Insect oil is a possible new source of the healthy omega-3 fatty acid. Insects make fatty acids by nature and can live on organic waste. Wageningen University examines which insects can best be used for oil and what their optimal diet should be.
Insects arealready used as a source of protein for man and beast. In the protein extraction process also oil is extracted. This insect oil is currently thrown away. That is a shame, proves researcher Daylan Tzompa Sosa of Wageningen University.
In her PhD-research, Tzompa Sosa looks at milkfats. Out of curiosity, she once did similar fat analysis with oil that was left over after protein extraction of insects by a lab colleague. “The oil appeared to contain a lot of fatty acids, both saturated and unsaturated.” In addition, Tzompa Sosa demonstrated that the oil can be extracted in an environmentally friendly way, giving also the highest return and the best quality oil compared to other
processes. Tzompa Sosa extracted oil from for instance meal worms, beetle larvae, crickets, cockroaches, grasshoppers and soldier flies. “All the oils smell differently, some nicer than others”, the Wageningen scientist says.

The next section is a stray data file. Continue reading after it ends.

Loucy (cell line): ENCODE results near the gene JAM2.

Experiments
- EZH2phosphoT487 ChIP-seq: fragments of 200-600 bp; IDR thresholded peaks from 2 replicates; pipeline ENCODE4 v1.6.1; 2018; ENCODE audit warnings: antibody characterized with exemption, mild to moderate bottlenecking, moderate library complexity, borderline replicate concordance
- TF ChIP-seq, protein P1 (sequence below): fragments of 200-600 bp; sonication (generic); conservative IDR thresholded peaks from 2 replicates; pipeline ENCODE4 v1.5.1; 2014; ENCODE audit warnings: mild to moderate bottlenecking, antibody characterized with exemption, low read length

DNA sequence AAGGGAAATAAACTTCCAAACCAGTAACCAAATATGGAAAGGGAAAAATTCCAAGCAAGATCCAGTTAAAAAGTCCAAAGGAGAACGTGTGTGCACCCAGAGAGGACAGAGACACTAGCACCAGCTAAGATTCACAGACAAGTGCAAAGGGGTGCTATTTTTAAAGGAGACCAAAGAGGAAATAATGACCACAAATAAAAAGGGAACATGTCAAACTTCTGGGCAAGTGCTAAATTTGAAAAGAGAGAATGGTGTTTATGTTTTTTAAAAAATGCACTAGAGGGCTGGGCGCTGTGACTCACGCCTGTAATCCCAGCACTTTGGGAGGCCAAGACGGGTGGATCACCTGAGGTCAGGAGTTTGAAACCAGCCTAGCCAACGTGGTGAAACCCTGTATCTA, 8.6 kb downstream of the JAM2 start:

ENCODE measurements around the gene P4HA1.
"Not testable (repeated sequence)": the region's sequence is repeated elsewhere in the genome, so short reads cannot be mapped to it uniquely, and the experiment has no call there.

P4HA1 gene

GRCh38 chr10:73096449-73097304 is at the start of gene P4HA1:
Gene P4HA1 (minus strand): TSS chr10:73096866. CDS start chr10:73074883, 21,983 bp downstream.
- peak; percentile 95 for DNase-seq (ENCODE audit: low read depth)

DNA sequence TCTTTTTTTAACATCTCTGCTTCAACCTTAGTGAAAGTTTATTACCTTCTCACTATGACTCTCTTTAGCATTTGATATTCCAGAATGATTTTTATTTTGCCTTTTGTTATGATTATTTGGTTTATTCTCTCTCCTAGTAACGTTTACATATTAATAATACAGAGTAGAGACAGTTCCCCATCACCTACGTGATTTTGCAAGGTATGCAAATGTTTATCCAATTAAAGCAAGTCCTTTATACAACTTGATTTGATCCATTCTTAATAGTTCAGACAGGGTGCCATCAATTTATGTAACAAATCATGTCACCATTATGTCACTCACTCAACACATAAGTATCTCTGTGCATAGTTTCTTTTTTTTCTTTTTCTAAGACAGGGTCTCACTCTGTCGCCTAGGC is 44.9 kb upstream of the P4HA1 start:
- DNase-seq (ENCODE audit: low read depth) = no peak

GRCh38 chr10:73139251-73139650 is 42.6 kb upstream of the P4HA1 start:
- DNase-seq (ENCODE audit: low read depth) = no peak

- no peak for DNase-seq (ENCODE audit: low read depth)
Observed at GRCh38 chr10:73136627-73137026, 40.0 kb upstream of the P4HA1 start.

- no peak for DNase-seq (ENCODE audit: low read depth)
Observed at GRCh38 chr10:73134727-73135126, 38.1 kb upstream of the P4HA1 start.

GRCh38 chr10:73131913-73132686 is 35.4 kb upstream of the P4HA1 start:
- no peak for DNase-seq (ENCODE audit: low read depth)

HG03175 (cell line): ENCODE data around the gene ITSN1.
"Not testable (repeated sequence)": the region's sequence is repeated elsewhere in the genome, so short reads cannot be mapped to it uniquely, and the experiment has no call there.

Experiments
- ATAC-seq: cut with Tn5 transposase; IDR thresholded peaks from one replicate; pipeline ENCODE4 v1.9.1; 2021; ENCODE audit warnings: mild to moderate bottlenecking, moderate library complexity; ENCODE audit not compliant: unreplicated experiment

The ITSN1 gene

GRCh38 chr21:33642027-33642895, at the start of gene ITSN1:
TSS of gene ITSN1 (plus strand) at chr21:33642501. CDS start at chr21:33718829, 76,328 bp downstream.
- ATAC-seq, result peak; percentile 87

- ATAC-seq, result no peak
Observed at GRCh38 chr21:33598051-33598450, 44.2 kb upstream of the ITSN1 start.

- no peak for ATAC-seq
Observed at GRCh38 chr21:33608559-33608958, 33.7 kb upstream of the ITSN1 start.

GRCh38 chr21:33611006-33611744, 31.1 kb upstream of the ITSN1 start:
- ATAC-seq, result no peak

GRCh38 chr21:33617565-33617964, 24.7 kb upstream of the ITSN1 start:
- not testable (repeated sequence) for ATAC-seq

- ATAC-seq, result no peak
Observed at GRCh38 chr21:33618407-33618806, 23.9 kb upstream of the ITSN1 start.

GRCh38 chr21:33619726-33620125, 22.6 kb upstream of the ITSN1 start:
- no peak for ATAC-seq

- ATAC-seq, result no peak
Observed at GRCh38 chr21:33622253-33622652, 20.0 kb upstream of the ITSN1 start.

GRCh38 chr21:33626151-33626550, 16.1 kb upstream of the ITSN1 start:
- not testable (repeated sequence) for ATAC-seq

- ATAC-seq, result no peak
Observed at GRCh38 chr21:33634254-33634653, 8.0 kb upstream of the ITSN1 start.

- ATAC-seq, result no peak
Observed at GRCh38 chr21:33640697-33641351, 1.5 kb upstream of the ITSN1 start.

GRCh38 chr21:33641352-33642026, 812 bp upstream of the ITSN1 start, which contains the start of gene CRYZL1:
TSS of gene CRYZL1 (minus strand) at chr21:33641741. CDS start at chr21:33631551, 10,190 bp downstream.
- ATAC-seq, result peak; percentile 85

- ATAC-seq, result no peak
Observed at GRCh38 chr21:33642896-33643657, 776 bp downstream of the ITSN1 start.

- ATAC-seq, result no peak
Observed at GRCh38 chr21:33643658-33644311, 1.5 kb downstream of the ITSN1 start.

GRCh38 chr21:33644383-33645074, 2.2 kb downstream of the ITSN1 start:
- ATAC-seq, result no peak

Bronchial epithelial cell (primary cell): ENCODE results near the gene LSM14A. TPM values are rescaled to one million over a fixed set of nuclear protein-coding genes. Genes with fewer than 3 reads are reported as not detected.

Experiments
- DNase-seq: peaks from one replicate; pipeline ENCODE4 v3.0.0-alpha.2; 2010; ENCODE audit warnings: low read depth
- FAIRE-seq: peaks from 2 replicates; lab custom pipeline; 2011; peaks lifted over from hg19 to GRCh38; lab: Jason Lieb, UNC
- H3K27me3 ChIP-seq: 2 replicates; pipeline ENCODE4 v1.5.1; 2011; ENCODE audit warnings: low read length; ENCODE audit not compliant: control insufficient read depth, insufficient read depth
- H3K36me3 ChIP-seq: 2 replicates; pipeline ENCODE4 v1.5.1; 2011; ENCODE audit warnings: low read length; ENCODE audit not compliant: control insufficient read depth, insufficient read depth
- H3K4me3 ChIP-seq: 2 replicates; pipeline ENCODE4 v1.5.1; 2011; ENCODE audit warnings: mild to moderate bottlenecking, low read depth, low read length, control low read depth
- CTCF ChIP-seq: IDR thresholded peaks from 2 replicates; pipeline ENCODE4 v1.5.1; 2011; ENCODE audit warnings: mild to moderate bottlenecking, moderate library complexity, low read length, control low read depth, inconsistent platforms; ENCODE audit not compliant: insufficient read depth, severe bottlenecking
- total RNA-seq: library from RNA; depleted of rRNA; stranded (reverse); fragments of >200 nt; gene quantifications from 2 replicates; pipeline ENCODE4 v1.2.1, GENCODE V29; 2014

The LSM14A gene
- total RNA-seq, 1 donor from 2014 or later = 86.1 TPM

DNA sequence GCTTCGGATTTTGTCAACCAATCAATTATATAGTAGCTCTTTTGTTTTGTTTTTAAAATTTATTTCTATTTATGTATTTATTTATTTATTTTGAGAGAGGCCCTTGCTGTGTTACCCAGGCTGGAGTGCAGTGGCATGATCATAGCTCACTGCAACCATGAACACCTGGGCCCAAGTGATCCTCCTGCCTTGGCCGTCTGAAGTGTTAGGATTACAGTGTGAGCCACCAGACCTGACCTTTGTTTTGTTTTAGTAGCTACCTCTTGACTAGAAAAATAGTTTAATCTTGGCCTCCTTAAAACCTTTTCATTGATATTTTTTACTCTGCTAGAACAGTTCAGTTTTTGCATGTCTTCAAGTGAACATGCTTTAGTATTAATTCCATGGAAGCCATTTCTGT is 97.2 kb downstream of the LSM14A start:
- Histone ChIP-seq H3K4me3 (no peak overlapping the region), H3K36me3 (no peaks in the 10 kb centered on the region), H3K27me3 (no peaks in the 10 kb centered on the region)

The EU is funding a three-year project at the Finnish Meteorological Institute to build the fastest man-made device in the universe: an electric sail, or ESAIL, that researchers say could make Pluto in just five years’ time.
(…) The ESAIL is propelled by solar radiation and therefore requires no chemical or ion propellant. But rather than actually unfurling a huge membranous sail to catch photons from the sun to provide thrust, the ESAIL repels protons.
Scottish scientists have made cancer tumours vanish within 10 days by sending DNA to seek and destroy the cells.
The system, developed at Strathclyde and Glasgow universities, is being hailed as a breakthrough because it appears to eradicate tumours without causing harmful side-effects. A leading medical journal has described the results so far as remarkable, while Cancer Research UK said they were encouraging.